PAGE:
For the past year, I’ve been really fortunate to work with the good folks at Bluff Country Co-op with various homebrewing activities. Our first class was an outdoor demo brew of one of their extract kits. We attracted a good crowd, and since then we did two more informational classes. Then, to coincide with the co-op’s upcoming homebrew contest, we thought to do another brewing demonstration, except bring it up a peg. The plan was to utilize the kitchen and space at the Blue Heron, the wonderful cafe across the street, have proprietor Larry make food, we’d do two brews (one extract, one all-grain) and of course, we’d sample some brews. Needless to say, I was all over it.

My first thought was that I needed a second brewer. Jeff Williams was the obvious choice, since I knew that as long as he’d be in town, he’d be down. Once that was set, we then knocked heads on what we’d make for the all-grain batch. The thought was to do a ten gallon batch, split it, each take our half and ferment and dry-hop how we chose. Since spring is almost here, the retooled Gummy Wheat was a perfect choice. I procured the ingredients that I didn’t have on hand, and Jeff took care of sourcing the yeast. We both ended up choosing Greenbelt ale yeast, Austin Homebrew Supply’s signature house strain. For the extract beer, the initial thought was to do a kit, but Mike from the co-op suggested in an email possibly piecing together an extract recipe, and I ran with it. I wrote up the recipe, knowing that all of the stuff needed was on the shelf at the co-op. It was going to be a full-boil extract brew.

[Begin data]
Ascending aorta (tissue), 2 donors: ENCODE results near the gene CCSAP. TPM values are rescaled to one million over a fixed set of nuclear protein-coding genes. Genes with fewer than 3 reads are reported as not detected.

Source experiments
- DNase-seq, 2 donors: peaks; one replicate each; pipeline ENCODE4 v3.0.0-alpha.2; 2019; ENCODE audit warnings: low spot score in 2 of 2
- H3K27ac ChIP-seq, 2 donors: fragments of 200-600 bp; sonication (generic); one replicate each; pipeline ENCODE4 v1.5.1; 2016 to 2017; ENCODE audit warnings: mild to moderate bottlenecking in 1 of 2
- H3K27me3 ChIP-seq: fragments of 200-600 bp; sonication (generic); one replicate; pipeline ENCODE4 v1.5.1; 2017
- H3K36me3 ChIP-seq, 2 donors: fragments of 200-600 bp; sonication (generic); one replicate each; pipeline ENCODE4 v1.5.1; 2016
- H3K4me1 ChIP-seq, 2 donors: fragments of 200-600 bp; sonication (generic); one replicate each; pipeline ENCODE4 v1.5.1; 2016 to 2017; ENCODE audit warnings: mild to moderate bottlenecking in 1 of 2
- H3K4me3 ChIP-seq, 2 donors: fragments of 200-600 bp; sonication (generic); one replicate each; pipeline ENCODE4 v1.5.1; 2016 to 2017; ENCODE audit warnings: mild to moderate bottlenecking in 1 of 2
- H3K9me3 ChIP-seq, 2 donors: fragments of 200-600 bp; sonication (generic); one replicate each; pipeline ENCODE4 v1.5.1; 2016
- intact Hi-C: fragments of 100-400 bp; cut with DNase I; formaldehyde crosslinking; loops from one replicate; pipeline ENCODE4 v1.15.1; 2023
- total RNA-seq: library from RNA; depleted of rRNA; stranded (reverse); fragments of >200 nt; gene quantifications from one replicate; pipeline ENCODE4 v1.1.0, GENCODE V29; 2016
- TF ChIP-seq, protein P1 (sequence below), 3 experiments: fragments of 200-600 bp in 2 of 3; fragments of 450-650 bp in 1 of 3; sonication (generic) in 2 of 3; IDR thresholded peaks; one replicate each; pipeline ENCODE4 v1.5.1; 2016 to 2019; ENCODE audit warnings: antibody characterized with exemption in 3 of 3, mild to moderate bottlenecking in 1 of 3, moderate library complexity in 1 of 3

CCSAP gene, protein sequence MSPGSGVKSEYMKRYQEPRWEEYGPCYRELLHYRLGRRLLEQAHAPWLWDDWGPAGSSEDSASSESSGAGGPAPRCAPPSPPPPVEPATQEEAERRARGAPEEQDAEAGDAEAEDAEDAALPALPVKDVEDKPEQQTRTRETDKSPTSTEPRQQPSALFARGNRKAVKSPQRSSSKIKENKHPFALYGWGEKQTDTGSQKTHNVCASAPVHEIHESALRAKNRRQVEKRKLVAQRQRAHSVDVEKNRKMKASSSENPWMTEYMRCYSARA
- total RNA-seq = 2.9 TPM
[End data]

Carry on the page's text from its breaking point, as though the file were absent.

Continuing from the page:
Once all of the details were in place, we only needed people to sign up. The decision was made to keep the sign up number to ten, and there would be a $10 fee, mainly to cover the food Larry was going to prepare. Signups were slow, but I was sure that if we kept spreading the word at beer club, facebook, word of mouth, and with the help of a couple potential last-minute stragglers, that we’d get the place filled. And we did!

So, here’s a quick run down of what happened.

Jeff and I met up with Mike and Larry at around 5:15. Shortly after, we started heating the boil water for the extract, and the strike water for the all-grain. People started showing up, and we got ingredients and equipment going. The Heron’s stove kicked out some fantastic BTU’s, which made heating water a breeze. Once people had arrived, Mike made  a quick introduction, and Jeff and I got to work brewing, explaining processes, and answering questions. Our guests were very interested, had great questions, and seemed to be enjoying themselves. The extract batch went off without a hitch and was actually done a bit earlier than I’d anticipated. We missed our mash temp by a few degrees on the all-grain brew, but we were able to quickly take care of that by getting a gallon of water to a boil to bring the temp up to 152. I was a little nervous about all the wheat causing a stuck mash, but the addition of some rice hulls gave is a nice clean wort. We drew around 14 gallons, then set my new 20 gallon pot over two burners and got it to a boil with ease. The rest of the brewing was a breeze.